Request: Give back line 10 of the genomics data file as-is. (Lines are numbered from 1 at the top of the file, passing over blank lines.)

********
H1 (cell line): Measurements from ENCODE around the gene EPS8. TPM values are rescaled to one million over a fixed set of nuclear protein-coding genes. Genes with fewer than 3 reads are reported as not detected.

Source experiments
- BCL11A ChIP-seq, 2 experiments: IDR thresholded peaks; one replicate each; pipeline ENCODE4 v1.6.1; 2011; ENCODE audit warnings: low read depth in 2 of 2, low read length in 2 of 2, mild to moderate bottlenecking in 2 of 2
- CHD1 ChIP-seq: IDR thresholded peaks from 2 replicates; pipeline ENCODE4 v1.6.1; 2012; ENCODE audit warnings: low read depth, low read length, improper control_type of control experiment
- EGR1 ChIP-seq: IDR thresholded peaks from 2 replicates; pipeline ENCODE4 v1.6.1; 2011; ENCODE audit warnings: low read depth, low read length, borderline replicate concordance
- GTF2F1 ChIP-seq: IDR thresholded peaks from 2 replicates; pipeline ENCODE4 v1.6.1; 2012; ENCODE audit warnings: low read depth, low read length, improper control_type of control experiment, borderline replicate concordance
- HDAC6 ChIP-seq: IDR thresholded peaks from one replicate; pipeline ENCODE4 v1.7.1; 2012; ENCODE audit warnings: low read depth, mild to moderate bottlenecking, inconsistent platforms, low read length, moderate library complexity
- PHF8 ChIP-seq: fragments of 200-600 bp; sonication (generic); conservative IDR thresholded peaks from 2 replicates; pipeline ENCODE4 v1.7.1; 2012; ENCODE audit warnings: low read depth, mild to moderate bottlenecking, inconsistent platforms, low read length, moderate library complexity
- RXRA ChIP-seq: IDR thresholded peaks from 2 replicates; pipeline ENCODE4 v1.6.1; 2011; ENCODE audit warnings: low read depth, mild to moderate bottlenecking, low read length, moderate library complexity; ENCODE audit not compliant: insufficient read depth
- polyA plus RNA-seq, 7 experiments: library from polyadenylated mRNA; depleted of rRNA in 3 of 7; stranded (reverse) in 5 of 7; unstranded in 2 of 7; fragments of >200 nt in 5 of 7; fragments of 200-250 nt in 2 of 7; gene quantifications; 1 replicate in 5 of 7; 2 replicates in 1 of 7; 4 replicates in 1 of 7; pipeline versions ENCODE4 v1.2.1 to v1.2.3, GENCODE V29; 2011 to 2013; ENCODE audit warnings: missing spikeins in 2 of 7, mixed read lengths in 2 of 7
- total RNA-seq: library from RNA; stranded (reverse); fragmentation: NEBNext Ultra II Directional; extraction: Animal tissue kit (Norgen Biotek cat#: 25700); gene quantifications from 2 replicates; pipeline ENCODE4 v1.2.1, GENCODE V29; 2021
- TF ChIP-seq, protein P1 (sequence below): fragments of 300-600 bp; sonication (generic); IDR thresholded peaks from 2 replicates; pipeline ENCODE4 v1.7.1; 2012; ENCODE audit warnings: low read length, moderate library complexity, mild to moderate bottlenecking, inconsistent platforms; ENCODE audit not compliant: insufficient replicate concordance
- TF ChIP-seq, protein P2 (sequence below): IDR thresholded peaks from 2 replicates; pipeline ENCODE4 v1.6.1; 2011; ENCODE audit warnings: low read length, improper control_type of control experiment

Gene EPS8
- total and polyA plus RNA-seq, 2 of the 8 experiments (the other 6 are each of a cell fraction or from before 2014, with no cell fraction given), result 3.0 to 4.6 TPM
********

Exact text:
- polyA plus RNA-seq, 7 experiments: library from polyadenylated mRNA; depleted of rRNA in 3 of 7; stranded (reverse) in 5 of 7; unstranded in 2 of 7; fragments of >200 nt in 5 of 7; fragments of 200-250 nt in 2 of 7; gene quantifications; 1 replicate in 5 of 7; 2 replicates in 1 of 7; 4 replicates in 1 of 7; pipeline versions ENCODE4 v1.2.1 to v1.2.3, GENCODE V29; 2011 to 2013; ENCODE audit warnings: missing spikeins in 2 of 7, mixed read lengths in 2 of 7